Read more…

Living the Christian Life by Exhibiting Christian Characteristics

January 17, 2010 1 comment

Today, I went to Tilden, MS, and preached the first sermon of three in a series on the characteristics of a Christian. Today, the sermon was on Christian unity and perseverance, with its text from Philippians 1:27-30. While these characteristics tie in with my regular “Living the Christian Life in 2010” posts on this website, I do realize that I still have yet to post the blog on public/private worship. I hope to have it up by the end of this week. My sermon series on Christian characteristics will last at least through the month of January, and I will post links to each sermon as I upload them to my account at podbean.com.

To explain the relationship between my current blog series and sermon series:

My blog series, “Living the Christian Life in 2010,” exhorts us Christians to do three things:

  1. Daily study God’s Word, the Bible,
  2. Pray, and
  3. Worship God both privately and publicly.

My sermon series, “Characteristics of the Christian Citizen of Heaven,” exhorts us Christians to

  1. Be unified in perseverance (Philippians 1:27-30),
  2. Be unified in humility (Philippians 2:1-11), and
  3. Shine as lights in the world (Philippians 2:12-18).

My blog series presents elementary building blocks of what we as Christians should be doing; studying God’s Word, praying to God, and worshipping God are basic things we should all be doing. My sermon series presents what should result as we do those three things. As we study our Bibles, pray to God, and worship God, we should become more unified with other Christians, persevere in the faith, become more humble, and shine as lights in the world. In other words, the traits I am preaching about in Philippians are what should result from our studying the Bible, praying, and worshipping. That said, these Christian characteristics (listed in my sermons) are other ways we should live the Christian life not just in 2010 but in every year we live; but we cannot exhibit these Christian characteristics unless we are first living the Christian life by reading the Bible, praying to God, and worshipping Him.

You can listen to the audio of from my first sermon on Christian characteristics here. As I mentioned earlier, I hope to have the last post on “Living the Christian Life” up by the end of this week, and you can expect the rest of my sermon series on Christian characteristics at least through the end of this month.

I hope you are all having a worship-filled Sunday. God bless!

Together for the Gospel … and Rejoicing in Its Proclamation

November 22, 2009 Leave a comment

This morning, I delivered a sermon entitled “Rejoicing in the Proclamation of the Gospel” on Philippians 1:12-18 at Union Grove Baptist Church in Fulton, MS. In these verses of Philippians, Paul anticipates and quells the Philippians’ concerns that his imprisonment in Rome (v. 7) has hindered the advancement of the gospel; on the contrary, his imprisonment has “really served to advance the gospel” (v. 12)! In fact, “most” of the Christians in Rome are “all the more bold to speak the word without fear” (14). Even members of the imperial household have been converted to Christ (4:22)!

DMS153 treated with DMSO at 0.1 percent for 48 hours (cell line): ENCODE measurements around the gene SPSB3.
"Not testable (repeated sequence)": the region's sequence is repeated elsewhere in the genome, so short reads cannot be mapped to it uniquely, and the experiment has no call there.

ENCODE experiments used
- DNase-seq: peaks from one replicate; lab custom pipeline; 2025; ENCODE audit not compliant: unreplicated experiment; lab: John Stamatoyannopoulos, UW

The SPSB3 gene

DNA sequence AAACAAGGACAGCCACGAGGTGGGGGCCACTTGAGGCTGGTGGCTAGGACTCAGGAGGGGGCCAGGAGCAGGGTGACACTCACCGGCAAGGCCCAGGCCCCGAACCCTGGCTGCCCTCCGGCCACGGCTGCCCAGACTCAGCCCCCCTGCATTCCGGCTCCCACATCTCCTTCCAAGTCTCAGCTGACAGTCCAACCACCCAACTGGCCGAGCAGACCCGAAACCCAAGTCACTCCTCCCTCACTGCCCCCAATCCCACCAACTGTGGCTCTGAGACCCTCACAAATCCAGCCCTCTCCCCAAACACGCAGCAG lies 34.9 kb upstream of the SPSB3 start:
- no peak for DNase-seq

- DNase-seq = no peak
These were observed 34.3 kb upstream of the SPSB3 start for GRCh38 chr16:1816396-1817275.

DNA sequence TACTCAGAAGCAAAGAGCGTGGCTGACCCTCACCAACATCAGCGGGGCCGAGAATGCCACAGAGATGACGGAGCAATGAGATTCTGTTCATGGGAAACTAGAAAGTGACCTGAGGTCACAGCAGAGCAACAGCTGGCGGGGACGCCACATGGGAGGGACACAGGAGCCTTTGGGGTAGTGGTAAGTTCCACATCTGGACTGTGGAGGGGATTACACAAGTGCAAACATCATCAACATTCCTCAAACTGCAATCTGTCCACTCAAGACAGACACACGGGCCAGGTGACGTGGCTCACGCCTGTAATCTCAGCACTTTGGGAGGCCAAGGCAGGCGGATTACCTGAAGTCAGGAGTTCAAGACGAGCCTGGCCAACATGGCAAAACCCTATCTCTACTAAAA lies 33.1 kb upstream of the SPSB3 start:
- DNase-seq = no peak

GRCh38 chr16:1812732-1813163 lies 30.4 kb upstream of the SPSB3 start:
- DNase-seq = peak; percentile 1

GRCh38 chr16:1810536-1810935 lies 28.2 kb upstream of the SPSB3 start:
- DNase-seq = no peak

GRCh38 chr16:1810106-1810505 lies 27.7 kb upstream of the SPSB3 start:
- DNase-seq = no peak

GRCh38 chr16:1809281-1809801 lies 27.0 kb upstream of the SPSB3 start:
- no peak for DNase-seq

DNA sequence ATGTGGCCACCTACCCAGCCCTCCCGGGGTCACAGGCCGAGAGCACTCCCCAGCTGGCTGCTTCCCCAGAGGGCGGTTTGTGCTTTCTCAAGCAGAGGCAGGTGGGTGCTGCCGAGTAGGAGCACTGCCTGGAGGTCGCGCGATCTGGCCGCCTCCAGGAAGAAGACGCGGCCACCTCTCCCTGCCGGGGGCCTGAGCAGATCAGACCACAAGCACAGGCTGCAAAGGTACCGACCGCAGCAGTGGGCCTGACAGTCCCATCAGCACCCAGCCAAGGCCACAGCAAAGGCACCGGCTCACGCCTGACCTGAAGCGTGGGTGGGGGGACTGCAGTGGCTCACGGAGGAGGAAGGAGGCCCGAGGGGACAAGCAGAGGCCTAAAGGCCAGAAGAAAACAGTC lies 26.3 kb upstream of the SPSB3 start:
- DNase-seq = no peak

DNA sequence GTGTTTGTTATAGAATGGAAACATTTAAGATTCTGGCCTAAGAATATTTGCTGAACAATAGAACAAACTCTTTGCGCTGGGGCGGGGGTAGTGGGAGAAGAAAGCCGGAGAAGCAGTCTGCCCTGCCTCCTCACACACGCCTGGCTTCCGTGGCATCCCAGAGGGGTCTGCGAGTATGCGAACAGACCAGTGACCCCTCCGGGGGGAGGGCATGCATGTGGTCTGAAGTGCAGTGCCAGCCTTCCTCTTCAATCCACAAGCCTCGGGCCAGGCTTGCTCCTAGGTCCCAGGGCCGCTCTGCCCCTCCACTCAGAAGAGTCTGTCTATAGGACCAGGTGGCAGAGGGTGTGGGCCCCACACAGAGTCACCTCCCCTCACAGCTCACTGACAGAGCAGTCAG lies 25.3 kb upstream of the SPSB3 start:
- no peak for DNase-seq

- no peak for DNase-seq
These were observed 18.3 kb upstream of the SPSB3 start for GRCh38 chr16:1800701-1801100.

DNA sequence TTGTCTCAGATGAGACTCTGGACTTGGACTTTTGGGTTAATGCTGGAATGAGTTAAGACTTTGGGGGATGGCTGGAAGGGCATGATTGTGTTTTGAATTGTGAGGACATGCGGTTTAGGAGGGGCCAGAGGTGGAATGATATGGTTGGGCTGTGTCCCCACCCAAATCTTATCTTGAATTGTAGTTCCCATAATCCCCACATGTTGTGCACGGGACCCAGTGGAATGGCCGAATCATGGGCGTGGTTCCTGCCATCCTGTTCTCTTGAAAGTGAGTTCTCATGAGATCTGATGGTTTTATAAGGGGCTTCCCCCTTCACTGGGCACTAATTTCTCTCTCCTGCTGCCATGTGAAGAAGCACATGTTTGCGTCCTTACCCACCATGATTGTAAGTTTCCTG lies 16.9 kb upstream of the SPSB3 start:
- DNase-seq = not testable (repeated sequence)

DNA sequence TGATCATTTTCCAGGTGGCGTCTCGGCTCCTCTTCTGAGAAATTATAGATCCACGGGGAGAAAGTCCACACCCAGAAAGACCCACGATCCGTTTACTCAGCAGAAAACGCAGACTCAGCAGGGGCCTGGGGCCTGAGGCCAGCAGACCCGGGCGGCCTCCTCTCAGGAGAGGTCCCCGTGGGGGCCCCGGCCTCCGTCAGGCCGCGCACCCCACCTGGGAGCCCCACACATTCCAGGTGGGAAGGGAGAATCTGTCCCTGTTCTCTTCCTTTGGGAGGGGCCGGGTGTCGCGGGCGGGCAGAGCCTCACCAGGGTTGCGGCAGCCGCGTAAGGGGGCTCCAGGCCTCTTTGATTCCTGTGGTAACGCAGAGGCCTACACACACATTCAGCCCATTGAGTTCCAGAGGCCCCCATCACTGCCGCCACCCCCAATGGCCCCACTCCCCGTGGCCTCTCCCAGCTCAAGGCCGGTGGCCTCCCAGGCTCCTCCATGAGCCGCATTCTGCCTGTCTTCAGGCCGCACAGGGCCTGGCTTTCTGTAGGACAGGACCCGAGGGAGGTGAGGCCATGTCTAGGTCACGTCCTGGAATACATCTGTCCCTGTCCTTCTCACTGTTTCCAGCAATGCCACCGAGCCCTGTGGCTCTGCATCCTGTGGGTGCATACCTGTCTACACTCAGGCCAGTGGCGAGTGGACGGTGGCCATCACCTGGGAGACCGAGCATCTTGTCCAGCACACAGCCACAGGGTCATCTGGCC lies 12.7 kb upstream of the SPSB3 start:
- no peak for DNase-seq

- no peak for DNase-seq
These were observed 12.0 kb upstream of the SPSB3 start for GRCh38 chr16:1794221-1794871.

That said, Paul then delivers some interesting news: some of these Christians preach Christ sincerely and some insincerely. Some preach Christ in Paul’s absence out of love for God and fellow people, but others preach Christ out of enmity toward Paul. Paul, however, rejoices that “whether in pretense or in truth, Christ is proclaimed” (v. 18). The same Paul who pronounces a curse on anyone proclaiming a false gospel (Galatians 1:9) here rejoices in the proclamation of the gospel even when people proclaim it with impure motives! This is a fine line to walk, but while we are (definitely are) supposed to denounce false gospels, we should rejoice in the proclamation of the gospel at the hands of people who are less-than-friendly toward us. Whatever our other differences with people are, if we agree with someone (namely, a Christian) about the gospel, we are to be united in that. The gospel leaves no room for pride; we are to be humble and love all fellow Christians—even if they don’t love us (Philippians 2:1-5; Luke 6:27-28).

At the end of my sermon, I gave Together for the Gospel (T4G) as an example of Christian unity in the gospel. T4G is an interdenominational conference that initially stemmed from the friendship of four pastors—from different denominations—who united in the gospel. They do not all agree about baptismal methods, nor do they all agree upon the nature of spiritual gifts, but instead of disputing and dividing over these differences, these four pastors rather united in their like faith in the gospel of Christ. Their example is excellent, truly representative of Paul’s attitude in Philippians 1:18—

What, then? Only that in pretense or in truth, Christ is proclaimed, and in that I rejoice. Yes and I will rejoice,”

Like Paul, we should always rejoice at the proclamation of the gospel. Like the pastors who head the T4G conference, we should unite with fellow believers who are grounded in the gospel (listen to my sermon for a more thorough treatment of what the gospel is and what it is not).

For more information about Together for the Gospel (the next conference will be held in April 2010), visit the T4G website.